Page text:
Reposted from Medium.com
In November 2015 Coursera granted the High Tech High Graduate School of Education & Making Comics Worldwide $10,000 to create a project oriented massive open online course based on a proposal I submitted in October. This may sound like a lot of money, but it isn’t. Last year I created a course that was half of the size and had roughly five times the budget called the “Learning Mindsets & Skills MOOC”. To be fair, the LMS MOOC was one that had a more content specialist involvement and multimedia generated for it (videos, podcasts, etc.). For the comic MOOC I was able to draw on a multitude of great readings & podcasts from within MakingComics.com and from outside of it — as well as my own exptertise as a comic book educator.
This Comic MOOC was a choice I made because I felt that the course needed to exist. Last year I started worked on another labor of comic book education love called the “Comic Relief Project” for the Buck Institute for Education (bie.org). The Comic Relief Project was created as a reaction to my own distaste for most introductory comic educational tools. In the past k-12 teachers have come to me, knowing me as the “comic book teacher guy”, and asked if they should invest the little money they have in their budgets into comic book automation programs like Comic Life. I would always say “NO!” Then a pause. And, then I wouldn’t have anything for them as an alternative except for long explanations about why “real” comics are hard to make. I so wanted to provide them with a comic creation resource that accurately leads students through the processes a professional comic creator would actually go through to create a comic.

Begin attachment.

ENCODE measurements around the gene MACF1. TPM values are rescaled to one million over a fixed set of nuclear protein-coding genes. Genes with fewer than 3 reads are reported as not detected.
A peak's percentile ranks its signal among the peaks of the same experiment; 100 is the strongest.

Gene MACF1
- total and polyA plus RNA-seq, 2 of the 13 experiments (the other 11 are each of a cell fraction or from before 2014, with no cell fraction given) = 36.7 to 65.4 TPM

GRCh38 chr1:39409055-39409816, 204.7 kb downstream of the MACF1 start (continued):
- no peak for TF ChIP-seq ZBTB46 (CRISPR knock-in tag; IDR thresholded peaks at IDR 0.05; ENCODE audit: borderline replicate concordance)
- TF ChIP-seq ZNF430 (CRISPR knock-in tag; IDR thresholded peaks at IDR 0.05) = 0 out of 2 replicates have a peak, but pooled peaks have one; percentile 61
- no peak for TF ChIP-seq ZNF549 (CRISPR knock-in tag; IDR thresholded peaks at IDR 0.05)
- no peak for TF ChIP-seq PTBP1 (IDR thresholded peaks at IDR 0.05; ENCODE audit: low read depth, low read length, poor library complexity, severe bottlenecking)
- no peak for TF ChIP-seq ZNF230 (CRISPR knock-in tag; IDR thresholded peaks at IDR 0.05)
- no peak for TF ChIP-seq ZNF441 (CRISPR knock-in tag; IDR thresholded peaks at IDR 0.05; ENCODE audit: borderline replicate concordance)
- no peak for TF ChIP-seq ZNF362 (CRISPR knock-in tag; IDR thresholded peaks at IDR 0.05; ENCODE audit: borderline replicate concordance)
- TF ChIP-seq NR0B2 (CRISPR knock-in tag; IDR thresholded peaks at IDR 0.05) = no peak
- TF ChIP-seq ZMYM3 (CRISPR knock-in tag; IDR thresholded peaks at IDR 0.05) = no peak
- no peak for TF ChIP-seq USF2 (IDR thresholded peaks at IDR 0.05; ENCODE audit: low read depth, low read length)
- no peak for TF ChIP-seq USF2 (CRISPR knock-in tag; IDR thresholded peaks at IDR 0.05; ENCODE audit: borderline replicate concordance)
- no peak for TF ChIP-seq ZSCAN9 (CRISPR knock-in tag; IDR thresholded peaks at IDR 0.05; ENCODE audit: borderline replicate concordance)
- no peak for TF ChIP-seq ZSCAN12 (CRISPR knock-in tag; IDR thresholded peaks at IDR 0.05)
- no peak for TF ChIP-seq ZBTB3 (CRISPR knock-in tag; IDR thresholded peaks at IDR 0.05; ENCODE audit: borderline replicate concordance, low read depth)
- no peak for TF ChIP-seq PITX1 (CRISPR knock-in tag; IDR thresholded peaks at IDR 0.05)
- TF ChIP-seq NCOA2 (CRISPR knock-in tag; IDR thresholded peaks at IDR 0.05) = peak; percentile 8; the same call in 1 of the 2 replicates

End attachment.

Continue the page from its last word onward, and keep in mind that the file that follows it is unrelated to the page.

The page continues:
The Comic Relief Project was that alternative.
The “How To Make A Comic Book” course was built from the work of the Comic Relief Project.
Man, I was glad that I had the work put into those tutorials and models for the Comic Relief project because without it I would have never been able to pull off this Comic MOOC. The budget alone only went into covering guest appearance fees (Thanks Mark, Eric, Caleb, & Christy), copywriting (Chris you are amazing!), set design (all shot at High Tech High Chula Vista), and videography (Helium Films is a godsend). But, it wasn’t just the budget that was difficult – it was also the timeframe the course needed to be created within. We received the money from Coursera in early December and the course needed to be done by the end of January. My team slaved over winter break to create a series of scripts for the 31 videos needed for the six weeks of course material
In the end I only was paid about $300 out of the $10k budget for the course. Like I said, this is a labor of love. I also want to say that I won’t get paid any more money for the course itself. The course certificate purchases are a part of the Coursera monetization — none of that money goes to me. In fact, each of the $49 paid for course certificates only goes into paying off the initial funding of the $10,000 granted by Coursera.